News & Commentary

May 3, 2024

Holt McKeithan

Holt McKeithan is a student at Harvard Law School.

In today’s News and Commentary, Trader Joe’s must pay its union for bringing a meritless lawsuit, and reports show that U.S. union workers saw record pay raises and Latino worker deaths are surging.

Trader Joe’s was ordered to pay Trader Joe’s United $100,000 in attorneys’ fees by Judge Vera of the U.S. District Court for the Central District of California. Judge Vera found that Trader Joe’s trademark lawsuit against the union was meritless and designed to harass the union during its organizing drive. The lawsuit, which was dismissed in January, alleged the union’s merchandise violated Trader Joe’s trademark rights by utilizing the store’s logo. Judge Vera said the case was “dangerously close” to being frivolous and would not have been filed “absent the ongoing organizing efforts that Trader Joe’s employees have mounted (successfully) in multiple locations across the country.” Trader Joe’s was represented by Latham & Watkins.

Unionized private-sector workers in the U.S saw record raises of 6.3%. That marks the largest increase since 2001, according to a new report from the Bureau of Labor Statistics. Meanwhile, nonunion workers’ pay rose 4.1% over the same period, barely beating inflation. Unions have won notable victories in the last year, including the UAW’s contract with the Big Three automakers, which included a 25% increase across 4.5 years, as Sunah reported in October.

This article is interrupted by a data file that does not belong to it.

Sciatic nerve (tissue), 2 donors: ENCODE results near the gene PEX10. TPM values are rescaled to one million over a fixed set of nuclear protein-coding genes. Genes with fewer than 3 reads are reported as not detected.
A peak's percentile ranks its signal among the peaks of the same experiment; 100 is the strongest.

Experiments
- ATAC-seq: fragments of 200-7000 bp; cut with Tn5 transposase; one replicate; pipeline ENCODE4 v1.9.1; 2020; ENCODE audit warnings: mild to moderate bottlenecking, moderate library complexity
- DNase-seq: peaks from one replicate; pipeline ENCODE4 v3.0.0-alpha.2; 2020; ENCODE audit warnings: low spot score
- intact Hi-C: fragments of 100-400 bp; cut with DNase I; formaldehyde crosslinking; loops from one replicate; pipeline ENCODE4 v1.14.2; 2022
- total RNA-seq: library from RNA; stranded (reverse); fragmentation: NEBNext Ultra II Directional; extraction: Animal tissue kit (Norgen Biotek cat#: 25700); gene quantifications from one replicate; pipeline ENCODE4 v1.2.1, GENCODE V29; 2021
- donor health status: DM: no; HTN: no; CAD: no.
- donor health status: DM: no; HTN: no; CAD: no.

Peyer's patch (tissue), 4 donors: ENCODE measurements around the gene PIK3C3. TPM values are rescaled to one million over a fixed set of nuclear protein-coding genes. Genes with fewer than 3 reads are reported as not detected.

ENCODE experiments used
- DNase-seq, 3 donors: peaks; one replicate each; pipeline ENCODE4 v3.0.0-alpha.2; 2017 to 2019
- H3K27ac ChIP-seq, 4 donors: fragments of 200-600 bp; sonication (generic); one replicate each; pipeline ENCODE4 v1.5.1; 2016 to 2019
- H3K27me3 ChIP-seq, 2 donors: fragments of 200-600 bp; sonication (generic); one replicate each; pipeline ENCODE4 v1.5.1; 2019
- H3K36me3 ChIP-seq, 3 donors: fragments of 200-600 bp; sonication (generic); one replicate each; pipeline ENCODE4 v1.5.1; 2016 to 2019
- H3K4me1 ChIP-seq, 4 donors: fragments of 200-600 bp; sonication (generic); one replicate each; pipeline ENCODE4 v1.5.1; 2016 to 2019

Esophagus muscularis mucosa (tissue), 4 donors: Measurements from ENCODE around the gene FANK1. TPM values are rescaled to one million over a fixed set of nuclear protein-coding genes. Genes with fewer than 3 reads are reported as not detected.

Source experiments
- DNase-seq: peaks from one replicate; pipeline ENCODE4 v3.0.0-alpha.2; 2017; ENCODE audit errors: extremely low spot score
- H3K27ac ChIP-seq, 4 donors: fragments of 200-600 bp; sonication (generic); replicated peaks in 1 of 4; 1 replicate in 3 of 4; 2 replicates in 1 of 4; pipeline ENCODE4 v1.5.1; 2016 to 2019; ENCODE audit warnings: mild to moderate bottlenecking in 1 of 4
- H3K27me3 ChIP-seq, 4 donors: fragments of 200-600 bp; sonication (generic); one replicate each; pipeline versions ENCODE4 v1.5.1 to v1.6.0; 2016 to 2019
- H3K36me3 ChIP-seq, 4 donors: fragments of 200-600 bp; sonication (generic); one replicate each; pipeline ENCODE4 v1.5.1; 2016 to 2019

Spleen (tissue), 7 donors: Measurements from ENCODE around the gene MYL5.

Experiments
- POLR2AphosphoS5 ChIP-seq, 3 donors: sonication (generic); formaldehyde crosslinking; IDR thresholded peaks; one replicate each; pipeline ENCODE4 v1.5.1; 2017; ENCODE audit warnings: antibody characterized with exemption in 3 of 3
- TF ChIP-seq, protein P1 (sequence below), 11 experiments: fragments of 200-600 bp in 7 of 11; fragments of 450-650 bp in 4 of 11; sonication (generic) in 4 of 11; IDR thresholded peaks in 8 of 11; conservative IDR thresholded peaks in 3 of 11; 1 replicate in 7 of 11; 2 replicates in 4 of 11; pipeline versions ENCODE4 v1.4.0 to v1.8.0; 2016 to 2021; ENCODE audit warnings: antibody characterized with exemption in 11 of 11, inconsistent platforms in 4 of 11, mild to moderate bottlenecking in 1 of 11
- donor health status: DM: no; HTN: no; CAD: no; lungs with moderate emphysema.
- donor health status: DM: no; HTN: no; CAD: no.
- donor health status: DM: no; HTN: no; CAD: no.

Latino worker deaths increased by more than 50% over the last decade, according to a report from the U.S. Bureau of Labor Statistics. In 2022, 1,248 Latino workers were killed on the job, about two-thirds of which were undocumented workers. Latino workers predominate in low-wage, risky jobs, especially in construction. The fatality rate for Latino workers is disproportionate: while on the job deaths for white people have declined over time, that number has slightly increased for Black people and risen sharply for Latinos. This news comes amid efforts in some states, like Florida, to roll back legal protections for outdoor workers laboring in dangerous heat.

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